One of the problems with spring hiking in our area is when does the snow melt? Generally it’s on the southern exposures first, so we pick trails that are south facing and tend to be below the snow line.
One thing I forget each year is that just because it’s on the south side and below the snow line, it doesn’t mean that it’s smooth hiking.
Winter conditions have persisted in Durango and Colorado in general above 10,000 feet so we’re limited mostly to out and back trails. We hiked, however, on Monday, a loop trail leading up to Missionary Ridge and three miles across, to come down another trail back to the car.
In 11.3 miles we photographed (documented for a trail crew with waypoints on GaiaGPS) 61 trees blocking the trail. Hikers never have a problem with downed trees, but the US Forest Service likes to keep these trails open for horseback riders.
In the five years I’ve been a WIS volunteer, we’ve never seen so many downed trees. It’s primarily a factor of the 2001 forest fire which killed most of the trees in several sections of the trail, but the new growth is now coming up splendidly, as you can see in the background. We also do a little erosion control, but without an ultralight shovel we can’t do much.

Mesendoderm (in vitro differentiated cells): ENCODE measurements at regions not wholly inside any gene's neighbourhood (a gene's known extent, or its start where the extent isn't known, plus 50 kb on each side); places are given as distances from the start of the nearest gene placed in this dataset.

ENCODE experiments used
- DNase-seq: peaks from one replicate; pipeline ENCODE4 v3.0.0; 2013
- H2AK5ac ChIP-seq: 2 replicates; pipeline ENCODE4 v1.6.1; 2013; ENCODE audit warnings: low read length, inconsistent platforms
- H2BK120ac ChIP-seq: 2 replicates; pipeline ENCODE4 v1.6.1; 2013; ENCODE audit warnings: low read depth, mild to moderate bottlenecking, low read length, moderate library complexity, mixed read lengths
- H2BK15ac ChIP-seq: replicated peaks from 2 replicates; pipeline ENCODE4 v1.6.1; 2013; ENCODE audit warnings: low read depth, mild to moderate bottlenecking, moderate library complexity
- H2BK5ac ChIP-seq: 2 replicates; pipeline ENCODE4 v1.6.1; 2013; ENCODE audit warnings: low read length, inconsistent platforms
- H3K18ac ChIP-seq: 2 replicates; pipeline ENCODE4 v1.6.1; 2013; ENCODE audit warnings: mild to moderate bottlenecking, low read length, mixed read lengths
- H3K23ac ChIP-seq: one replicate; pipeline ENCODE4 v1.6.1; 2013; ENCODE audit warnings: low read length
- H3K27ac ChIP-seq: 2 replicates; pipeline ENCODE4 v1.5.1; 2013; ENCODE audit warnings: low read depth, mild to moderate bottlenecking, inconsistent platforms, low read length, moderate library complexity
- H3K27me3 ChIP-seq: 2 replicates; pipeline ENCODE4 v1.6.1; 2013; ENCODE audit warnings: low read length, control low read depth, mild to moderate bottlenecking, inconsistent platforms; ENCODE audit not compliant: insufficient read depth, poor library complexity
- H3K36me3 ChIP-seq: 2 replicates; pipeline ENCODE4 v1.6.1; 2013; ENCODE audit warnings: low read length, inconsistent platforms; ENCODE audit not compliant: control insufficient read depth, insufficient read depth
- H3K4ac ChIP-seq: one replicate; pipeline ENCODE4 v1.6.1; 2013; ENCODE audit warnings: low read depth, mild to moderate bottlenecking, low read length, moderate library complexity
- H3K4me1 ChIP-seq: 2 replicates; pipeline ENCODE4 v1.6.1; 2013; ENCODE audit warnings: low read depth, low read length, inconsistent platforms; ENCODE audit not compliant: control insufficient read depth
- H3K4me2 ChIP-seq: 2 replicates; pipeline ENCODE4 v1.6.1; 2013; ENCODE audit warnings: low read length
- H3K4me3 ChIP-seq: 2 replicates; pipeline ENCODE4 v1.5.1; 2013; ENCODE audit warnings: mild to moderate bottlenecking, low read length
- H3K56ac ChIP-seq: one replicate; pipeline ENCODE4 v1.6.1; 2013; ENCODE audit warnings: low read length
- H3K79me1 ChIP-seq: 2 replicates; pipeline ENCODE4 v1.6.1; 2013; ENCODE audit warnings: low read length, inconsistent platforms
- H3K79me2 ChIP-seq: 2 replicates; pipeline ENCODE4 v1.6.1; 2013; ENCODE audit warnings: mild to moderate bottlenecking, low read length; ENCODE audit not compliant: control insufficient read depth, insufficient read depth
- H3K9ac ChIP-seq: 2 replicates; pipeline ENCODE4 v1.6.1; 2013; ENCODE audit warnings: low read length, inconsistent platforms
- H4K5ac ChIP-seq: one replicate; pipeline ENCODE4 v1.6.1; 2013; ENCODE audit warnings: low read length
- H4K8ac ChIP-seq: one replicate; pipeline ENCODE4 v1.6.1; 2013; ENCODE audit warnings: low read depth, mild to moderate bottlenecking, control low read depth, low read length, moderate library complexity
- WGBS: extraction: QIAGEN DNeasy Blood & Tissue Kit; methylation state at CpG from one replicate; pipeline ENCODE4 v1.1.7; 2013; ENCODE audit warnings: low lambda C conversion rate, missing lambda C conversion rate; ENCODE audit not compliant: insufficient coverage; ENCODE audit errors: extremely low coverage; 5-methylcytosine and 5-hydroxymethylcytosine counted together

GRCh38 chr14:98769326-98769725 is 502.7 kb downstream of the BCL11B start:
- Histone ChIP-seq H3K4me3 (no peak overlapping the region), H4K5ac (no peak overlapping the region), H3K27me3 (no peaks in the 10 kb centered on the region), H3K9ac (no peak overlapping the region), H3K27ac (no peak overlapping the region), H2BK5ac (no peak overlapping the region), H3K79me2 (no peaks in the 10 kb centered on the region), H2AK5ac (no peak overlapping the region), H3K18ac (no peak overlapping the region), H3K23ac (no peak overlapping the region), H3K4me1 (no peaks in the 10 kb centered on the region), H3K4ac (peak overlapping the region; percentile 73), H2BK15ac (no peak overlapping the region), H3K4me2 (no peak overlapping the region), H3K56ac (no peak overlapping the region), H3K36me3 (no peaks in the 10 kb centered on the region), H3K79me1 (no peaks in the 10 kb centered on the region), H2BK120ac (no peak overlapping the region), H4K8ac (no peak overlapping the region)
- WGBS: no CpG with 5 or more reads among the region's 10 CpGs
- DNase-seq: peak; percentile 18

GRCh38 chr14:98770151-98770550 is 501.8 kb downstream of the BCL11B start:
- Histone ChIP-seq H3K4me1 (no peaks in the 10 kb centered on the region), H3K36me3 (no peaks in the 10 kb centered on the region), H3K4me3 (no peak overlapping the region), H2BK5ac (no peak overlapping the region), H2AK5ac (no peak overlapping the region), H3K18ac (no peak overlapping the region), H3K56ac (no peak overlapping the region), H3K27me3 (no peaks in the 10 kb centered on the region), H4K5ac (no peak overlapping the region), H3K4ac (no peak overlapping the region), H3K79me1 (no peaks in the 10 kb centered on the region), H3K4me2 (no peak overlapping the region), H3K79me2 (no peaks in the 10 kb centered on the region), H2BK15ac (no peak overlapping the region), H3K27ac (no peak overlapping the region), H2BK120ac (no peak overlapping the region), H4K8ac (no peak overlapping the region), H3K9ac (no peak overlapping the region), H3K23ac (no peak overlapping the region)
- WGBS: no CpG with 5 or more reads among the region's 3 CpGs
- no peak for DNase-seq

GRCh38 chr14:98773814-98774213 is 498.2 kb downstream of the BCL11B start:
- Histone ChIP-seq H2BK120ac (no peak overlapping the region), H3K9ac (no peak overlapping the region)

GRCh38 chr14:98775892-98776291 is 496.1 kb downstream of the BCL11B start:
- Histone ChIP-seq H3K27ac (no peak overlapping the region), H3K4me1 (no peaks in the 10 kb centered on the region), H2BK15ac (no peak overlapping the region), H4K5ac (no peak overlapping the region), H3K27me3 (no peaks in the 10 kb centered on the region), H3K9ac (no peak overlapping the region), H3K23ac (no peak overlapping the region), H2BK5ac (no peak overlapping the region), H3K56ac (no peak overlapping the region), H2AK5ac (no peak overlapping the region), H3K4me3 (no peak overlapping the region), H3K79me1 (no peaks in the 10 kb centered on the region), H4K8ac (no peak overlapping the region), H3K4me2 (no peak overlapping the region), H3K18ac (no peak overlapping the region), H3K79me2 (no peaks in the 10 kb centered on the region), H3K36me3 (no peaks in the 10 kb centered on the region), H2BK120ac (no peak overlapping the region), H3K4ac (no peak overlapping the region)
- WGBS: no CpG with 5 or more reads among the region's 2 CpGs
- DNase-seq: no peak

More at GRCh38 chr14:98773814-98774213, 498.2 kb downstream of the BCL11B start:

My favorite photo of the day was finding the trail marker for the return trip laying on it’s side at the top of the ridge.
In trying to figure which trails are open already this year, we find that we are recording trail conditions rather than giving advice on the Wilderness.
And for Public Lands Day I volunteered on the Sky Steps Project placing 500+ steps from City of Durango to Fort Lewis College, a 250-foot rise from the valley floor to the college rim. It’s a Trails 2000 project that will take several months to complete.
There has been a hillside trail for almost 25 years in this area, but this is the first time someone has endeavored to put in a bona fide stairway. It goes fairly slowly as they are using 6×6″ rough cut beams for the construction, with rebar anchors and 12″ screws between the timbers. Volunteers are doing all the work, which amounts to surveying the route, clearing the trail, cutting the steps, filling the voids with rocks before adding road-base filler, and then grooming the edges. Our efforts were able to fill in about 60′ of rocks and road-base, plus add 3 small sections of stairway totaling about 30′. Believe it or not, this took almost 30 people, carrying timbers to the site, foraging for stone filler, “fire lining” buckets of gravel to fill the stairs, and grooming the hillside. They have still another 200′ of stairway to build and all the filler to make it usable. (Photos courtesy of Trails 2000 – I forgot my phone)